Despite the fact that video conferencing is a very small part of Online Dispute Resolution (ODR) and how best to mediate online, Fat Larry’s 1980s hit seems to have been taken to heart by mediators who, anxious not to delay mediations due to the Covid-19 lockdown, have, after “just one look” fallen rapidly in love with the Zoom video conferencing platform.
The criticisms have been largely accepted by Zoom who have said it will take until July before the problems have been dealt with. So concerned were they to fix the issues that they have put all product development ‘on ice’ until after the security problems have been fixed. Version 5.0 was issued on 27 April, which introduced some interim improvements including ‘end to end encryption’ (something they had previously claimed to have included but had not) and reset two settings as default to avoid users having to set them.
Whilst consideration should be given to using some of the dozens of other video conferencing platforms rather than Zoom, here are some practical tips to reduce the risk:
Create unique IDs that are more difficult to guess. In addition, ensure that the meeting ID has a passcode on them.
Ensure that if you are using a personal meeting ID (PMI), that it is secured with a PIN or passcode.
Use Multi-Factor Authentication (MFA) on your Zoom account so that if a password is compromised, the attacker does not have access to your Zoom account.
Enable a waiting room feature to screen individuals that are coming into your meeting room. Check you know all those in the waiting room to ensure no gatecrashers.This will prevent unknown individuals from joining your session. V5.0 now turns on the waiting room by default.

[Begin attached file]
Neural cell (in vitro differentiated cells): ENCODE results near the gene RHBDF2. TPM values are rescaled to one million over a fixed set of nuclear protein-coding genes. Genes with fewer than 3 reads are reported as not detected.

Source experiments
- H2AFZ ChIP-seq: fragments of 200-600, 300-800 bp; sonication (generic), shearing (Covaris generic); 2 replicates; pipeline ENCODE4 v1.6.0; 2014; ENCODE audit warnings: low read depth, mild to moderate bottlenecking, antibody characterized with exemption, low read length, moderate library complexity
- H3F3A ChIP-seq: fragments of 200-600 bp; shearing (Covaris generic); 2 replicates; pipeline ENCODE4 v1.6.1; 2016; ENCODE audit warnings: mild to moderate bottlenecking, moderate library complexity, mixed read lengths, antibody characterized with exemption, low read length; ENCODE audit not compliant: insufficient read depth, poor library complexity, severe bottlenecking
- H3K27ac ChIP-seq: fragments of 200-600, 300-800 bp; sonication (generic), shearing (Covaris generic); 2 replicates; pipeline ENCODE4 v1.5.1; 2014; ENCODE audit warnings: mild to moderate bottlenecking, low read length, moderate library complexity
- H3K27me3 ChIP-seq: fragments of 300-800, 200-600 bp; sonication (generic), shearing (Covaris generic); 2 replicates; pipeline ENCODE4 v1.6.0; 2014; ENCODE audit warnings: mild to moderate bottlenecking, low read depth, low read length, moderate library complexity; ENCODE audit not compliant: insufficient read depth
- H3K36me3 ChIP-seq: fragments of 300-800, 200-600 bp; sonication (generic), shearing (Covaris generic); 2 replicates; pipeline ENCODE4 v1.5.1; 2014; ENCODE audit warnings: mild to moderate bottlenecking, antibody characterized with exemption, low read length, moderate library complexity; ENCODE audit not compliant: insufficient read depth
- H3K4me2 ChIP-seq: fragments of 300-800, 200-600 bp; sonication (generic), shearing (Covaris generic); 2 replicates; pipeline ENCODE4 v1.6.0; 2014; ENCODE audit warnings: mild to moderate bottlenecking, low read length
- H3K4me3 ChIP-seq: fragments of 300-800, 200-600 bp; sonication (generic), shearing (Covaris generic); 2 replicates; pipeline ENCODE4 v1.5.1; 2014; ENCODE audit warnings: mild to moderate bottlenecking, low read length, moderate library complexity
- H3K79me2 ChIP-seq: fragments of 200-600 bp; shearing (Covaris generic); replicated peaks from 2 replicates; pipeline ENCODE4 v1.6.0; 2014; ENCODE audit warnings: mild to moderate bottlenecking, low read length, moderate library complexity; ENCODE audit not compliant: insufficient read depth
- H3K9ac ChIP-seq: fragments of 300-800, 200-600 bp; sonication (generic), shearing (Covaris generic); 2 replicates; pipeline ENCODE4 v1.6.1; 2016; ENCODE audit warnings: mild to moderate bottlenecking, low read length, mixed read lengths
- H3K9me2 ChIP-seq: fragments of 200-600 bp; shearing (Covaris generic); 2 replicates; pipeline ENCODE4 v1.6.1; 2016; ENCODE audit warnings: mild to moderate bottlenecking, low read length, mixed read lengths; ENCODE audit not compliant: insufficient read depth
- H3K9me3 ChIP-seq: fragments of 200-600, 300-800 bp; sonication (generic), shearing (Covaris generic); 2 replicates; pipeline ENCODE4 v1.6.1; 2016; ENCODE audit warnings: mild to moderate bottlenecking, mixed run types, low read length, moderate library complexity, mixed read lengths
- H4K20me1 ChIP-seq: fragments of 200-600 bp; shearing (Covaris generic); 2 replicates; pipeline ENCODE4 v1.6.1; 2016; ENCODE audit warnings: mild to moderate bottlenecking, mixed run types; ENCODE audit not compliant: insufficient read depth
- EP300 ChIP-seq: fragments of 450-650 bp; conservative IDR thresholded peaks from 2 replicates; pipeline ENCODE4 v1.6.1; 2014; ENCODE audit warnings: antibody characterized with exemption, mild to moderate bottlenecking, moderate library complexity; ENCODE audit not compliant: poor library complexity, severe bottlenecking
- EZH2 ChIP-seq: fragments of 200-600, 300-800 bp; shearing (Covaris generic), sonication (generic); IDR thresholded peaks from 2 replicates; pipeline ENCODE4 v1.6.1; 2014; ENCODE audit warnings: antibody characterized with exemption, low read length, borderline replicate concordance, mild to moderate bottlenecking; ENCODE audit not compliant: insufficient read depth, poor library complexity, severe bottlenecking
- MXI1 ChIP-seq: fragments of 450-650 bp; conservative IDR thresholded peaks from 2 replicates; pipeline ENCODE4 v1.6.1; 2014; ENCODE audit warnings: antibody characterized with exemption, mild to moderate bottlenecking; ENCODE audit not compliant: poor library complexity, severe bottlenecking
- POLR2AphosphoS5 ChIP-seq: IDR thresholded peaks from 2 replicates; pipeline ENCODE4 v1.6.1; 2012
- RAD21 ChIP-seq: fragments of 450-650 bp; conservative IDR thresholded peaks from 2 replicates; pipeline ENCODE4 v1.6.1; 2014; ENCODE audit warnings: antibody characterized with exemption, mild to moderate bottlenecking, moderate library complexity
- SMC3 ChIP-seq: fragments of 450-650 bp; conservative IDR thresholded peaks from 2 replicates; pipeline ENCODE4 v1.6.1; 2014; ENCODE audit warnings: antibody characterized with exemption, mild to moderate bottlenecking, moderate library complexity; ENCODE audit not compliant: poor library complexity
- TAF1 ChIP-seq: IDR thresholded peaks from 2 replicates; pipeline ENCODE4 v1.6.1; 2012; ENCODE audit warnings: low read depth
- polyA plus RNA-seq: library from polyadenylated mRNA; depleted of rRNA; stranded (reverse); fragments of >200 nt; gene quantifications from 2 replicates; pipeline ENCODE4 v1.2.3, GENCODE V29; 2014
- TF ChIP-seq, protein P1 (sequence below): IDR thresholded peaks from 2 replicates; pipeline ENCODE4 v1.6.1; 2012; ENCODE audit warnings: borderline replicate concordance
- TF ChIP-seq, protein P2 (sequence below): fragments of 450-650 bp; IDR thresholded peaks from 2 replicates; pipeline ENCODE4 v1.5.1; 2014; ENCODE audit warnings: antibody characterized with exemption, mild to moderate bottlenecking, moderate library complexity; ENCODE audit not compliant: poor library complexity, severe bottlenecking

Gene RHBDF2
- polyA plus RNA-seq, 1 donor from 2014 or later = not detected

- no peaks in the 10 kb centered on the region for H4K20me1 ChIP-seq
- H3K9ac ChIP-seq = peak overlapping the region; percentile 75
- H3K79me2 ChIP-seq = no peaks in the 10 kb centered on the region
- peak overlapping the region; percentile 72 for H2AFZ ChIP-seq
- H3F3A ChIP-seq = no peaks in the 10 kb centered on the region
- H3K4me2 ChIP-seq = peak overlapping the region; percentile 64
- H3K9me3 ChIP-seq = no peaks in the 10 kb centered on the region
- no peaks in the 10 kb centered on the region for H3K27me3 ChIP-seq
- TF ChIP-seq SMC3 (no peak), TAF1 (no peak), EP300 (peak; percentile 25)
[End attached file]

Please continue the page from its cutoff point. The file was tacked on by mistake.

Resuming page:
Disable “Join Before Host”.
Enable “Co-Host” so you can involve a co-mediator responsible solely for the satisfactory working of the technology.
Disable “File Transfer”. This will prevent parties from inadvertently passing on a virus.
Disable “Allow Removed Participants to Rejoin” so anyone in the meeting without authority cannot rejoin after being removed.
Disable screen sharing at the outset and only allow that as and when required
Make clear to all parties and their representatives that you are not an ICT expert and that, whilst you personally will not knowingly breach confidentiality, there remains, as with all online platforms, a risk that security breaches may occur.
In view of the Covid-19 emergency we are giving free access to our ODR training module Adapting Your Skills to the Online Environment, together with 15 tips when using web conferencing to mediate and the above 10 tips to reduce the risk of privacy breach when using Zoom.
Graham Ross- May 2020
(as appeared in the Internet Newsletter for Lawyers )